8.    Submit information pertaining to sexual harassment cases to the District officer or file it along with annual report containing the details on number of instances reported and disposed, initiatives taken for sensitization of employees and training sessions conducted for the ICC members.

9. Conduct capacity building training programs for all your ICC members to build their technical, legal and procedural knowledge with respect to this law

Simple isn’t it. Get your CA to act on it or you may also write to me and I will guide you through it. Trust me, in this case prevention is way lot cheaper, better and safer than dealing with the cure! 

Pls shoot as many questions as you can here in the comments, I’m happy to answer everything I can. 

P.S. – There is a way to use this law and implement gender neutral policy for all genders working in your team. Buzz me and I will tell you how. 

P.P.S. – If you are already compliant with the above mentioned law and/or have build mechanisms in your organization to ensure the safety of your team members irrespective of gender, let me know. I would like to add it as a case study! 🙂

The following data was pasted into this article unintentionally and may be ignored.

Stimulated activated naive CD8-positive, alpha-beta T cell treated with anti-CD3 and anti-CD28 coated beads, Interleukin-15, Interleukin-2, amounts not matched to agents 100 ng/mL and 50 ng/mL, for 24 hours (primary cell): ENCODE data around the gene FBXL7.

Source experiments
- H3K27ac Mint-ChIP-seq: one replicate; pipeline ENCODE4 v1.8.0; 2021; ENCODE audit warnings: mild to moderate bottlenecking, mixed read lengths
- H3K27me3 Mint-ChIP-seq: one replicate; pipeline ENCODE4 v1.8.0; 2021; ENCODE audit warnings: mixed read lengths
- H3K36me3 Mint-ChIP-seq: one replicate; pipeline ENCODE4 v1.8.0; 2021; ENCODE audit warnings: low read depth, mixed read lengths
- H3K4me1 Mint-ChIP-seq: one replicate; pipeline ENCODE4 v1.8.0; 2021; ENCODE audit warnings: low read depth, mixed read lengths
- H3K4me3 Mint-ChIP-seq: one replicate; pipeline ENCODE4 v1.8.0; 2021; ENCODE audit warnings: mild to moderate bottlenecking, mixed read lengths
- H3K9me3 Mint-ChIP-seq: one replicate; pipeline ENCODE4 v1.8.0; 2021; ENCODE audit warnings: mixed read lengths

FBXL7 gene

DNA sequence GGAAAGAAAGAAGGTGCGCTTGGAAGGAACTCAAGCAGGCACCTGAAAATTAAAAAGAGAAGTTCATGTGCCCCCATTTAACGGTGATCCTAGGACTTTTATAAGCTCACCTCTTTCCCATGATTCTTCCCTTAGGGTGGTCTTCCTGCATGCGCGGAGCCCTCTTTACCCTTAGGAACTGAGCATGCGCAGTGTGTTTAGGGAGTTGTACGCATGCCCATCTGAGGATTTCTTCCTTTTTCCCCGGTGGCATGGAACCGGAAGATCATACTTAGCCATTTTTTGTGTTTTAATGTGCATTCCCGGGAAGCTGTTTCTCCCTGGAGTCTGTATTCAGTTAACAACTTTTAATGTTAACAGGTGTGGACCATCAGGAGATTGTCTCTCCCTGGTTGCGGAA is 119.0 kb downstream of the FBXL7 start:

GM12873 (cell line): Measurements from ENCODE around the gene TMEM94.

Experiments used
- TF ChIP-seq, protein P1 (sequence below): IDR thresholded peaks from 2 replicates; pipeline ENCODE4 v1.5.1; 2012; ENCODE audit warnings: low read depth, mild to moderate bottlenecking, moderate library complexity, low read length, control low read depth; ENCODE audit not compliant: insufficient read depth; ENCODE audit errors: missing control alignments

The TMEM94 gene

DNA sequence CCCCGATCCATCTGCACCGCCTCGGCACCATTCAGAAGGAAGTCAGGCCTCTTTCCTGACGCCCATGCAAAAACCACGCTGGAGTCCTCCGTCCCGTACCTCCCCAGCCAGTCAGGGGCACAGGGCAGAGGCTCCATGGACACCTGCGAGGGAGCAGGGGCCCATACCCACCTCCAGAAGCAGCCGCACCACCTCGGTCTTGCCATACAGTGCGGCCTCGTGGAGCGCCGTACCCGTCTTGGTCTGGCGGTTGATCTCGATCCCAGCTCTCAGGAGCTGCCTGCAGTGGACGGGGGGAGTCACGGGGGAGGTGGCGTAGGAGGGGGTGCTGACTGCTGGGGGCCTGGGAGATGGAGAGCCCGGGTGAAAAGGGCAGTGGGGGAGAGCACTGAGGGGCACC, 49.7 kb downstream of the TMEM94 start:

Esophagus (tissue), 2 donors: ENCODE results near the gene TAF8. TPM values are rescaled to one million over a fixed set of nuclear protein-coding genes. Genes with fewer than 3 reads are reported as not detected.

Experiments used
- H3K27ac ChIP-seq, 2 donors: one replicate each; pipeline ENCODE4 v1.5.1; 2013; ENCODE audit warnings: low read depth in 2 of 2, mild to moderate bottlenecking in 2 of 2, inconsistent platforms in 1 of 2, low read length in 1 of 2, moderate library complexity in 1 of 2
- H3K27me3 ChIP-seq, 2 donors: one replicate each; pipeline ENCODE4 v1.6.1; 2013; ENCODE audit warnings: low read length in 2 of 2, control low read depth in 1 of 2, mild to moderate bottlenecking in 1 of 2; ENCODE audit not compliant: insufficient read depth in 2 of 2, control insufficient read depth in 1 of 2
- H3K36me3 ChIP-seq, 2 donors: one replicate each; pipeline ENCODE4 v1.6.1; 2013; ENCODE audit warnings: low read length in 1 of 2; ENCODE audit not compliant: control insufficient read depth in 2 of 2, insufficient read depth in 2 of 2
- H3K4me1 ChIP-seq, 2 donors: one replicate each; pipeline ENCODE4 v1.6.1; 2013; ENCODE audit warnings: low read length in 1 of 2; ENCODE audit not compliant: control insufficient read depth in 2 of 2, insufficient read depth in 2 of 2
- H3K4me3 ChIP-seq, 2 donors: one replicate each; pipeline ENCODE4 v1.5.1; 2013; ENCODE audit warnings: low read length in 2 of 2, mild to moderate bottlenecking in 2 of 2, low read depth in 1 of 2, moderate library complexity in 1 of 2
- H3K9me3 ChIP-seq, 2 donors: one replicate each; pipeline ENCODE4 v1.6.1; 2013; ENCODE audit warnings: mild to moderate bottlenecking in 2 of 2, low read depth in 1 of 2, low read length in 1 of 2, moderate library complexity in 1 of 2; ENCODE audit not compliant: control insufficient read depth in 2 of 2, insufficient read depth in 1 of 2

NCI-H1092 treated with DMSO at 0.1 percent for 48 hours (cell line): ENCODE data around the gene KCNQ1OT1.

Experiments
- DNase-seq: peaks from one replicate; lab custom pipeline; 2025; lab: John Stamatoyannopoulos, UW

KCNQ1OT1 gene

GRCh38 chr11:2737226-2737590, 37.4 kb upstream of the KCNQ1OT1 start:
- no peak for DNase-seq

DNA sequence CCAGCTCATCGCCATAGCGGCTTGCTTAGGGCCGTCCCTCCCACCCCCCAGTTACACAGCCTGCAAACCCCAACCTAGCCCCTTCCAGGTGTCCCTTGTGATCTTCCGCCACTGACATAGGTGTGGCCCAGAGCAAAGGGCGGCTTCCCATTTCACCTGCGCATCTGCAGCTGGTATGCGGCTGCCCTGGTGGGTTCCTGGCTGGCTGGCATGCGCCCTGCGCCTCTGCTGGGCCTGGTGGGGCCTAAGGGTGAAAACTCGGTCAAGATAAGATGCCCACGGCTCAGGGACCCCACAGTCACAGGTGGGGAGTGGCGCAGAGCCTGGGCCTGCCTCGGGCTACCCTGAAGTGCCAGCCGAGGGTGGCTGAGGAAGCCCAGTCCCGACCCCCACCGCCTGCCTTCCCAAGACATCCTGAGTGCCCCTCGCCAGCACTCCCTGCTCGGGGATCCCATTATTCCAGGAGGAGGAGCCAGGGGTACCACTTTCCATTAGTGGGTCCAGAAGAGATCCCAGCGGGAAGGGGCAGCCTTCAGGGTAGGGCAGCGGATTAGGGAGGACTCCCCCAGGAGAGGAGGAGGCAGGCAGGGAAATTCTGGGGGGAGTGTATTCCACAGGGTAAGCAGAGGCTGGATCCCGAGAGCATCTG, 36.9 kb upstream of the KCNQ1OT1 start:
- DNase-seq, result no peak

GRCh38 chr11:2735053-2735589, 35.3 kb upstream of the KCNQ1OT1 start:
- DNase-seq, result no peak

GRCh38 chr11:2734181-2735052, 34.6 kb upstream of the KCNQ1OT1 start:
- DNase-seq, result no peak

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  1. hey thanks so much for sharing this pallavi.

    let’s hope this helps many startups enabling this at their workplace.

    i’m very pro-HR, pro-community, pro-women initiatives and reckon each workplace needs to ensure women are not discriminated in ANY WAY. be it sexually or when it comes to growing in the organisation or being compensated fairly.

    women aren’t paid as well as their male counterparts/co-founders are. there is a huge prejudice (remember satya nadella’s unfortunate “good karma” remark that he apologised about later?

    this doesn’t fall under sexual harassment of course. but any unfair practice in a the workplace needs to be addressed.

    i hope with laws like these more and more women come out and complain about the prejudices (sexual or non sexual) they face at work.

    perhaps that should be your next post?